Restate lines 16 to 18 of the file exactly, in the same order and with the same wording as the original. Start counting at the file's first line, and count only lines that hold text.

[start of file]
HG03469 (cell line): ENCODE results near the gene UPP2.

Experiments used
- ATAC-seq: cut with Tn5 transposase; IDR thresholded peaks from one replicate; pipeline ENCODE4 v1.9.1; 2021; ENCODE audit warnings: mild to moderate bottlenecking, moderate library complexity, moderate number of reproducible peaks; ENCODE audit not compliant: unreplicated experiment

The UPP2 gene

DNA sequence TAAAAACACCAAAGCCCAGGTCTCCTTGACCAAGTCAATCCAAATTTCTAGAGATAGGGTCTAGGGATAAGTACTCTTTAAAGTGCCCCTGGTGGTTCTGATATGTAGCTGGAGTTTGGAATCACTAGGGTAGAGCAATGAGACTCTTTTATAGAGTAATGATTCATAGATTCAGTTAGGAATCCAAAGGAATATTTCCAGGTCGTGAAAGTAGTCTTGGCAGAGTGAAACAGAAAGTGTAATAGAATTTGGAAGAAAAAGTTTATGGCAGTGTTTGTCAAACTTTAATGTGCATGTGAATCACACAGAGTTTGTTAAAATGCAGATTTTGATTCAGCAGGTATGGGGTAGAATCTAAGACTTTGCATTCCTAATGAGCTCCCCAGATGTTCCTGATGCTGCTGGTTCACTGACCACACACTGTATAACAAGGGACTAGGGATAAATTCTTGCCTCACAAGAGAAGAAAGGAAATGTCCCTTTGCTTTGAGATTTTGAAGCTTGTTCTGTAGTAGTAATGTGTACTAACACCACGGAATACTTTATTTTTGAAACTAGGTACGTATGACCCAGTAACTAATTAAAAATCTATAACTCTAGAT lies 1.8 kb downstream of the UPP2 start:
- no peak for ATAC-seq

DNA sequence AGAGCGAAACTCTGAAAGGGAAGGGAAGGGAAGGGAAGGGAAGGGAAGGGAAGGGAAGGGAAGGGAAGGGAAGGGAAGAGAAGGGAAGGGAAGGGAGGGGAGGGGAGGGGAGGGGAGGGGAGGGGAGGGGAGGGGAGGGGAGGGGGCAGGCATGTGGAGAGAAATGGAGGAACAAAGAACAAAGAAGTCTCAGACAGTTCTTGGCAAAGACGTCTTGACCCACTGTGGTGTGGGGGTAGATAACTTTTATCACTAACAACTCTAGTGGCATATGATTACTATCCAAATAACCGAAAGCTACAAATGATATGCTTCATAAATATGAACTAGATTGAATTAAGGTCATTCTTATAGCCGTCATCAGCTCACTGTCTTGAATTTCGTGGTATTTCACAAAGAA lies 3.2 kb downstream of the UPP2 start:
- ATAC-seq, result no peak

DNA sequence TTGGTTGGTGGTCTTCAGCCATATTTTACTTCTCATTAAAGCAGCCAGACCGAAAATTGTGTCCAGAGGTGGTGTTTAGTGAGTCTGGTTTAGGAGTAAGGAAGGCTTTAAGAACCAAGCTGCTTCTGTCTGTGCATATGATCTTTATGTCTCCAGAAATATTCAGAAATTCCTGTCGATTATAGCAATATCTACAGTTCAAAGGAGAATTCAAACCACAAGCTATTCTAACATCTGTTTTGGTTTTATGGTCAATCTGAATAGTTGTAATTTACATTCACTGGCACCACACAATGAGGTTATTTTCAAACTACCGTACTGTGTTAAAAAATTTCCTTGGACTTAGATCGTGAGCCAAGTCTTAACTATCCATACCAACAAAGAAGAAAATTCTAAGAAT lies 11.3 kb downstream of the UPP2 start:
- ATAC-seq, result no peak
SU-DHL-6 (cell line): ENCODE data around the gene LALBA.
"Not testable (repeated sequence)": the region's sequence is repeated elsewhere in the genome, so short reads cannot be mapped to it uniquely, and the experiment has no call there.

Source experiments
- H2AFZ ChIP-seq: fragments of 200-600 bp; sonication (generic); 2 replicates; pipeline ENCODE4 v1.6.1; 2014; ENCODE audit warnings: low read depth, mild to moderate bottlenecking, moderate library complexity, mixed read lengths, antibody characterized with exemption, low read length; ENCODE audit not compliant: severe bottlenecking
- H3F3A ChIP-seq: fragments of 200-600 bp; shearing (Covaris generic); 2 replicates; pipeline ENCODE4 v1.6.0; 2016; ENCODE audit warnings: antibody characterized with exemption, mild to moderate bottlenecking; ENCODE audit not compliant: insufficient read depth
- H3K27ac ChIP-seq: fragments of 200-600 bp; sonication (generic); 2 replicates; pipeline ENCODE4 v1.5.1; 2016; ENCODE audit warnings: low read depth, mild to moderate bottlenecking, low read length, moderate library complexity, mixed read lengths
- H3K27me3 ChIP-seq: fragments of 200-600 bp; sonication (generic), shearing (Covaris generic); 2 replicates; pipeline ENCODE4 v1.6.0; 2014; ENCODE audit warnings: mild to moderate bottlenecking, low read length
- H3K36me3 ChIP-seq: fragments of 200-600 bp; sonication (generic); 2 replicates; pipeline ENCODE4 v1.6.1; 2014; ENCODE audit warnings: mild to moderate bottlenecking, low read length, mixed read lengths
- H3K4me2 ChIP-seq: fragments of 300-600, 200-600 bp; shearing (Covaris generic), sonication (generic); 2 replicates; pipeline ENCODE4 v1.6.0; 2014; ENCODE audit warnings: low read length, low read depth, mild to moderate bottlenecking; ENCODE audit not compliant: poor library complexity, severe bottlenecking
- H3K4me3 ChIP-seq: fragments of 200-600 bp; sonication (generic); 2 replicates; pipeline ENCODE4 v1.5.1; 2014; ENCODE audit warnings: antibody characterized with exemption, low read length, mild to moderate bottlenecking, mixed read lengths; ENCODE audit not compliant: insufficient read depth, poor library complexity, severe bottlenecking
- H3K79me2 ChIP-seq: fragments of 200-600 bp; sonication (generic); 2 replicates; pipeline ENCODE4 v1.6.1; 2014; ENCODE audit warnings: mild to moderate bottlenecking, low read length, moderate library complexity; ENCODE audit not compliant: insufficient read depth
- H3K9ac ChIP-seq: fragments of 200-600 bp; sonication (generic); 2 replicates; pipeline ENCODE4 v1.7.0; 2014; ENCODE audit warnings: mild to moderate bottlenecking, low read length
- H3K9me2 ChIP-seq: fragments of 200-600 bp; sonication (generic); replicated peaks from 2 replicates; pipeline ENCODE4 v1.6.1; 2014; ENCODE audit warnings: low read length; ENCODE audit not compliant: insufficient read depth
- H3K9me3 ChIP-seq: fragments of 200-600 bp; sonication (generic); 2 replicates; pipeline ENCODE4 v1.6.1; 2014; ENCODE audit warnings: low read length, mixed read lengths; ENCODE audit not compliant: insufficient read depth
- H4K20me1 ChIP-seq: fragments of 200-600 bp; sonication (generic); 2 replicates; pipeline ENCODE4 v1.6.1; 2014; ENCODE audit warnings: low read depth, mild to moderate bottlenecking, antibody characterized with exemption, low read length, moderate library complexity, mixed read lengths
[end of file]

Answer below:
- H3K27ac ChIP-seq: fragments of 200-600 bp; sonication (generic); 2 replicates; pipeline ENCODE4 v1.5.1; 2016; ENCODE audit warnings: low read depth, mild to moderate bottlenecking, low read length, moderate library complexity, mixed read lengths
- H3K27me3 ChIP-seq: fragments of 200-600 bp; sonication (generic), shearing (Covaris generic); 2 replicates; pipeline ENCODE4 v1.6.0; 2014; ENCODE audit warnings: mild to moderate bottlenecking, low read length
- H3K36me3 ChIP-seq: fragments of 200-600 bp; sonication (generic); 2 replicates; pipeline ENCODE4 v1.6.1; 2014; ENCODE audit warnings: mild to moderate bottlenecking, low read length, mixed read lengths